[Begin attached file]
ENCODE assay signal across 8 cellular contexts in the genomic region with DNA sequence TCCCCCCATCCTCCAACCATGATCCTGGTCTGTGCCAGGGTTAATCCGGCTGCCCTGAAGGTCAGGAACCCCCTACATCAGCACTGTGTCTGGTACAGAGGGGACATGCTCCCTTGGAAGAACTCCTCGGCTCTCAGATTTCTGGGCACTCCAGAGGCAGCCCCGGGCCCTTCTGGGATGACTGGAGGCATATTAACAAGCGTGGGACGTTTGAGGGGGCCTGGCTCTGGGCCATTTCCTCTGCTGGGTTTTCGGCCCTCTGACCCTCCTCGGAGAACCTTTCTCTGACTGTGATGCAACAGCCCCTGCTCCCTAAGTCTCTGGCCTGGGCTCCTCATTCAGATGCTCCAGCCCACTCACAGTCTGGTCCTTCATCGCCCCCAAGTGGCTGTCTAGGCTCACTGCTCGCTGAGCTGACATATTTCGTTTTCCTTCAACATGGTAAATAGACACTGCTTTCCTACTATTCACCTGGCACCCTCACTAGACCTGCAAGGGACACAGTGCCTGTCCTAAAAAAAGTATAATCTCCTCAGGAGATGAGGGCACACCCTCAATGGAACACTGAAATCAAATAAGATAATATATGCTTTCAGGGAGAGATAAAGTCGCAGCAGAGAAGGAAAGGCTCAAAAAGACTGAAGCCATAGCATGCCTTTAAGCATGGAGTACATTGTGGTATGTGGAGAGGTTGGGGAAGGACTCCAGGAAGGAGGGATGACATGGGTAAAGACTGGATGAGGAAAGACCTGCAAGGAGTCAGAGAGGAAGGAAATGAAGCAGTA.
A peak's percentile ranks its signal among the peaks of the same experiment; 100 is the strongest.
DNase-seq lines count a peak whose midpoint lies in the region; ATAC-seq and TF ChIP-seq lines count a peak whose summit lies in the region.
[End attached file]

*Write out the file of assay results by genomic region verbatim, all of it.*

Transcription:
ENCODE assay signal across 8 cellular contexts in the genomic region with DNA sequence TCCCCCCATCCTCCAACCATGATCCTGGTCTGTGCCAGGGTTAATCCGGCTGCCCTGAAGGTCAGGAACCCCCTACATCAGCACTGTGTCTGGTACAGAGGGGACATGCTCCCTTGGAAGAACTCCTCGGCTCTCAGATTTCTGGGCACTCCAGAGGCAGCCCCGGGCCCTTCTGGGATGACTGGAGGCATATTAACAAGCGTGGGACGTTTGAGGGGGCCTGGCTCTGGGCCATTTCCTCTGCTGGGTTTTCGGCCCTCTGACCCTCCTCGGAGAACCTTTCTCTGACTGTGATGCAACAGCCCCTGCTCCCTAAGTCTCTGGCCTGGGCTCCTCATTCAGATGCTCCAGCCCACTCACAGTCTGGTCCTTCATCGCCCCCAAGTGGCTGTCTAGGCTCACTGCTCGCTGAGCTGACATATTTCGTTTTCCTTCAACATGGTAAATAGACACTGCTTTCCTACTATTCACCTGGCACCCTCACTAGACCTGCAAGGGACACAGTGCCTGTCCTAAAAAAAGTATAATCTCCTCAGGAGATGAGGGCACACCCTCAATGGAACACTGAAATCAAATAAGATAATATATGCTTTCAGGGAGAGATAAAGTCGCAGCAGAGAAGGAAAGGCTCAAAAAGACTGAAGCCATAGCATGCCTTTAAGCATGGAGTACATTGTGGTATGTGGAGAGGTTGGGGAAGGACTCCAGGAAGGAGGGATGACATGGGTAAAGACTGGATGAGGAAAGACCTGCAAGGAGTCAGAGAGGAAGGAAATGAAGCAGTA.
A peak's percentile ranks its signal among the peaks of the same experiment; 100 is the strongest.
DNase-seq lines count a peak whose midpoint lies in the region; ATAC-seq and TF ChIP-seq lines count a peak whose summit lies in the region.